This distinctive, handcrafted timepiece signals the passing of time with gentle, rich-sounding chimes – eight bells at 4, 8 and 12 o’clock to mark the end of a mariner’s four-hour watch, with one bell the first half-hour after, plus one additional bell with each subsequent half-hour. Behind its classic, hand-silvered dial, 364 precision brass parts – many plated with gold – and 11 jewel movements, all of which are made in Chelsea, Massachusetts, ensure accuracy in time and enduring quality for years to come. Since the first patented Ship’s Bell left our factory in 1900, it has been held as the standard by which all other Chelsea clocks are measured.
Click on the slide show below to see the inside of the Ship’s Bell Mechanism.
- Five Year Warranty
- Mechanical Movement
- 4 1/2" Dial
- Dimensions: 5 3/4" Dia X 3 5/8" Depth
- Weight: 6.7 lbs.
- Free Shipping
Customizing a Chelsea
Chelsea Clock offers world class customization services which are ideal for gift giving, award presentations, and marking milestones and achievements. Options range from engraving on clock cases and plates to screen printing company logos on dials. Please see below for samples of some of our most popular personalization choices. Click here for samples of engraving messages. Please contact our sales department at 866-899-2805 or firstname.lastname@example.org to discuss engraving options in further detail. Engraving your Chelsea product must be discussed directly with our sales consultants.
Straight Line Engraving
Inscribe a custom message in the font of your choice directly on a clock case or plate. A variety of traditional and script fonts are available. Receive up to 5 lines of engraving for $25.00.
Engraved Logo On Ship's Bell Dial
For a timeless and unique look, we will engrave your company logo with a blackened treatment directly on a Ship's Bell Clock's dial. A one-time artwork charge of $80.00 applies, as well as a $15.00 per piece run charge.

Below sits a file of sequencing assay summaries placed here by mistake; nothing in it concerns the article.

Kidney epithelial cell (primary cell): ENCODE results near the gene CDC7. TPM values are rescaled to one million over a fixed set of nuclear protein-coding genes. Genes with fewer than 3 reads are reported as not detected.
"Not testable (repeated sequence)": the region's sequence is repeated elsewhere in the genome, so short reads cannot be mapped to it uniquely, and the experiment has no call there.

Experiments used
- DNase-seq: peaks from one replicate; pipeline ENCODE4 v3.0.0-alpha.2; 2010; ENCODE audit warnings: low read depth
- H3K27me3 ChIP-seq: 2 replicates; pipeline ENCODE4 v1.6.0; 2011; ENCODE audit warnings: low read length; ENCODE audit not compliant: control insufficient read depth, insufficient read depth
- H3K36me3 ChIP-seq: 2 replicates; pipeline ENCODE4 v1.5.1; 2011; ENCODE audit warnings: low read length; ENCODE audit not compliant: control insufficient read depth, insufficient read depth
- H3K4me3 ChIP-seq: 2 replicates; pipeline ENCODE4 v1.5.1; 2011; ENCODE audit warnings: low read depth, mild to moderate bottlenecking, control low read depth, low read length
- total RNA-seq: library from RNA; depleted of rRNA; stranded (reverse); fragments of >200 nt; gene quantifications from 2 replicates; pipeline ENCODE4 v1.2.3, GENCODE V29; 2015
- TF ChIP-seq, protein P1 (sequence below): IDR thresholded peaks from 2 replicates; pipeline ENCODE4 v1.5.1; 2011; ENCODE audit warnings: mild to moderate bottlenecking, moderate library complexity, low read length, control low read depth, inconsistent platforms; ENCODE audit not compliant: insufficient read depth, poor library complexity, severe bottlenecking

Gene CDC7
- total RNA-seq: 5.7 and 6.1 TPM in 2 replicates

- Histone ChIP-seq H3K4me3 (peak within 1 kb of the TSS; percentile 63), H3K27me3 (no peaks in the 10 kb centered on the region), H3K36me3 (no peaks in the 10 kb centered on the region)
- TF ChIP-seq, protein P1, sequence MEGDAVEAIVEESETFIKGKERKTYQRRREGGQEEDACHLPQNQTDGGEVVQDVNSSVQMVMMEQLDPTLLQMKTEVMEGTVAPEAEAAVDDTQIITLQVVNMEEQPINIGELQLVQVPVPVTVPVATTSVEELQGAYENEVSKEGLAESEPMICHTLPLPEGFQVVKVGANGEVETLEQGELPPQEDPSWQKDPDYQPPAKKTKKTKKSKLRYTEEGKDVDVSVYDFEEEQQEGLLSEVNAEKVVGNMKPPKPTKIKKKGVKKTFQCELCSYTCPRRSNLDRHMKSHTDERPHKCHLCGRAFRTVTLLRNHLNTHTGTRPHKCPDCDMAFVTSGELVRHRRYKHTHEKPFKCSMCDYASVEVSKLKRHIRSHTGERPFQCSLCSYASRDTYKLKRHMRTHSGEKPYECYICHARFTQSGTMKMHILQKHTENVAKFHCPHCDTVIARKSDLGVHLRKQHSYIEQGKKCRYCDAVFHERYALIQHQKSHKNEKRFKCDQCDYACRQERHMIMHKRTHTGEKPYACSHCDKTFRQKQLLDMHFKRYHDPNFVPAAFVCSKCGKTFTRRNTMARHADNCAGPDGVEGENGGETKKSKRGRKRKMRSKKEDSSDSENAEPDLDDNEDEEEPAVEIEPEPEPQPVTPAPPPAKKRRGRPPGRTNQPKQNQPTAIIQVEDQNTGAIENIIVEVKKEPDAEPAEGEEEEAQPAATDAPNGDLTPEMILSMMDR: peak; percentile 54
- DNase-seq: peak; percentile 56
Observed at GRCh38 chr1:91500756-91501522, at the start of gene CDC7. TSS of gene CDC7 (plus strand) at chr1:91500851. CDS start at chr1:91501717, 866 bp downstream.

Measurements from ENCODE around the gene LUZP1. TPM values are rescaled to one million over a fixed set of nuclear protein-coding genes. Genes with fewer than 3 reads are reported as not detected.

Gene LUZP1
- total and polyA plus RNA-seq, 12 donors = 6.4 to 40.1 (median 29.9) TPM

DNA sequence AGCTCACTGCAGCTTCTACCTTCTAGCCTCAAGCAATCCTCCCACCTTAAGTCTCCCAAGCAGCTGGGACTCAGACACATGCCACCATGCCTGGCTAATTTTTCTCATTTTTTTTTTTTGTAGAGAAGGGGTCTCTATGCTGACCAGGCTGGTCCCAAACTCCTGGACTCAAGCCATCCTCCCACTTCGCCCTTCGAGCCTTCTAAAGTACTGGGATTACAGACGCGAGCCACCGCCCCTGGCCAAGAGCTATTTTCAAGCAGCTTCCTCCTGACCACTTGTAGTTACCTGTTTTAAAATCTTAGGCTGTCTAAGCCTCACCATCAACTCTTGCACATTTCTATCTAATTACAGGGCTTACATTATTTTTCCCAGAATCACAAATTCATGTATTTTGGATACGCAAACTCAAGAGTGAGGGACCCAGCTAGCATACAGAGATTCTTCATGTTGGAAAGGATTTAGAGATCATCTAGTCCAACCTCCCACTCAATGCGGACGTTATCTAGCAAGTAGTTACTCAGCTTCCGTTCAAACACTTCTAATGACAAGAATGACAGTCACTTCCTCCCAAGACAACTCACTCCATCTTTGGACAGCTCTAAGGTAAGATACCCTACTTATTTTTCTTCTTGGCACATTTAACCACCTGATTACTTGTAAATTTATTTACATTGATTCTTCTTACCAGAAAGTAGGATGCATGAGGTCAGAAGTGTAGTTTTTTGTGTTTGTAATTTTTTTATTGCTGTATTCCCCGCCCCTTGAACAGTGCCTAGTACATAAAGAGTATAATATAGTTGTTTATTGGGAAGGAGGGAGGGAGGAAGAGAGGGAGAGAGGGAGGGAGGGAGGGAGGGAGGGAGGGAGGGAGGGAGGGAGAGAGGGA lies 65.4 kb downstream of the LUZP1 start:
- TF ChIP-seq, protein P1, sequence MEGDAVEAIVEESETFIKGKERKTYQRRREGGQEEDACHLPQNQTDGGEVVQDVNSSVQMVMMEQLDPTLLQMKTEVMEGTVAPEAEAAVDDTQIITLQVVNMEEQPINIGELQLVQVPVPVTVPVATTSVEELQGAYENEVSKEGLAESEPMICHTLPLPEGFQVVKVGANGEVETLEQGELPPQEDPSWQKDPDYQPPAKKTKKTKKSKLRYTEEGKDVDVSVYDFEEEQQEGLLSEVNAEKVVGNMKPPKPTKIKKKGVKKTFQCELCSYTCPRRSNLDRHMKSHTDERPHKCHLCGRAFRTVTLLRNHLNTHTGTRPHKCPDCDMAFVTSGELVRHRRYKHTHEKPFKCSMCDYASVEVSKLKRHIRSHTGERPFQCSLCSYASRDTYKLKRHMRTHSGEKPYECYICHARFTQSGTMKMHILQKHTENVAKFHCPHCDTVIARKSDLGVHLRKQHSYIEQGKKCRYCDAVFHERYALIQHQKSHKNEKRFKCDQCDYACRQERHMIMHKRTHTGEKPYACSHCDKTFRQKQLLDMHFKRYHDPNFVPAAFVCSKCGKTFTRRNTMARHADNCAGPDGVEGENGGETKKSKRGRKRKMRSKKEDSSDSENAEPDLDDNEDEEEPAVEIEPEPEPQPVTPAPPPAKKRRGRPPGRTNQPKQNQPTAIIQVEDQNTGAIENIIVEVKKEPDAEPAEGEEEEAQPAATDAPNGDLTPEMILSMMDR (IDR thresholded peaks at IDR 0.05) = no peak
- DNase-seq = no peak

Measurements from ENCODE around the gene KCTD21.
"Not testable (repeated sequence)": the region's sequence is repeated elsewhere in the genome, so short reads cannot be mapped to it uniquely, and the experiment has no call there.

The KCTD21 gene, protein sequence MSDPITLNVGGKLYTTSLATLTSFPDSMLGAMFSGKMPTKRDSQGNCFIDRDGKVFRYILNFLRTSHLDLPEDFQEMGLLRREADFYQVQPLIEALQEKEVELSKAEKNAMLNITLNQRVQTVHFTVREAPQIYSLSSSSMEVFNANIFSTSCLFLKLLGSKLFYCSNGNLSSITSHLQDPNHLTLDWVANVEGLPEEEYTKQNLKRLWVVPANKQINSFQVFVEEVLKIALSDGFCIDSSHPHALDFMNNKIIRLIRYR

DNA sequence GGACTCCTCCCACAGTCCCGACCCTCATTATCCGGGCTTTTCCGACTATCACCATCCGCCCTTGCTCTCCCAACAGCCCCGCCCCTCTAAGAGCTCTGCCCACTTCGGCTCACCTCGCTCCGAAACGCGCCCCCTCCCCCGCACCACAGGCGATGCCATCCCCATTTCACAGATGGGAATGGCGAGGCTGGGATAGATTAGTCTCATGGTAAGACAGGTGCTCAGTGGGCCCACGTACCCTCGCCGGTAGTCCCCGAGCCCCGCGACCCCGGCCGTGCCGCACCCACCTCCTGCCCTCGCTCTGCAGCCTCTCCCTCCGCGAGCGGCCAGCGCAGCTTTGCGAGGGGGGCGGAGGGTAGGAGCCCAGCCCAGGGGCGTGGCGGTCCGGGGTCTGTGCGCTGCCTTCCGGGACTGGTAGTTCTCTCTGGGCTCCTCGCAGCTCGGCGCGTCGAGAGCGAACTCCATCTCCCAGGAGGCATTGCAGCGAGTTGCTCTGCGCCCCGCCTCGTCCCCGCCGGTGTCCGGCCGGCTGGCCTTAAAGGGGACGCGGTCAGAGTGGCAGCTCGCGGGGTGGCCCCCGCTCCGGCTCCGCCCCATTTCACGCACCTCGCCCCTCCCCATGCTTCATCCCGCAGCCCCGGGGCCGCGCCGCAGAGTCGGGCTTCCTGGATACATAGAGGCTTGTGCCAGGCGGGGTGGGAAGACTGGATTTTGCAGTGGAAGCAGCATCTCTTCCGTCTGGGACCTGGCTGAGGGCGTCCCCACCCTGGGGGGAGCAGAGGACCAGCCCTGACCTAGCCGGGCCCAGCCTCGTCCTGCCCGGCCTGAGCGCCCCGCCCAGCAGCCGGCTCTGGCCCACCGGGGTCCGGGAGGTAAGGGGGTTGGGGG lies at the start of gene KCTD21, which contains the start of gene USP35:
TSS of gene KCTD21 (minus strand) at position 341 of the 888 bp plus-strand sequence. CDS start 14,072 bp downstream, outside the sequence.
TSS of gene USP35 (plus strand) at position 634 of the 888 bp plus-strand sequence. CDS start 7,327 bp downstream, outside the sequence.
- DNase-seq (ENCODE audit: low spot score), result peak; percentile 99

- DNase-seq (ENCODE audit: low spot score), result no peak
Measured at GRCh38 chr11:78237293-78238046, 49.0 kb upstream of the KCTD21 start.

Logo Engraving on Clock Case
Subtle yet distinctive, logos can also be engraved directly on a clock case or plate. A $80.00 one-time artwork charge applies, as well as $15.00 per piece run charge. Add an additional $25 for up to 5 lines of text engraving.
Made from high quality solid brass in a variety of styles and sizes, our engraving plates can be custom engraved with a message or logo of your choice. Finishes are available in both solid brass as well as nickel. Options will vary depending on the clock or base. See Accessories for more information. Receive up to 5 lines of engraving for a flat fee of $25.00.
Signatures & Monograms
Signatures may be scanned, digitized and engraved to the plate or clock case of your choice. Monograms are available in a variety of script and traditional fonts. Receive up to 5 lines of engraving for a flat fee of $25.00. A $15.00 charge applies for each signature or monogram. Note, logos may be added for an additional art charge of $80.00.
Screen Printing Options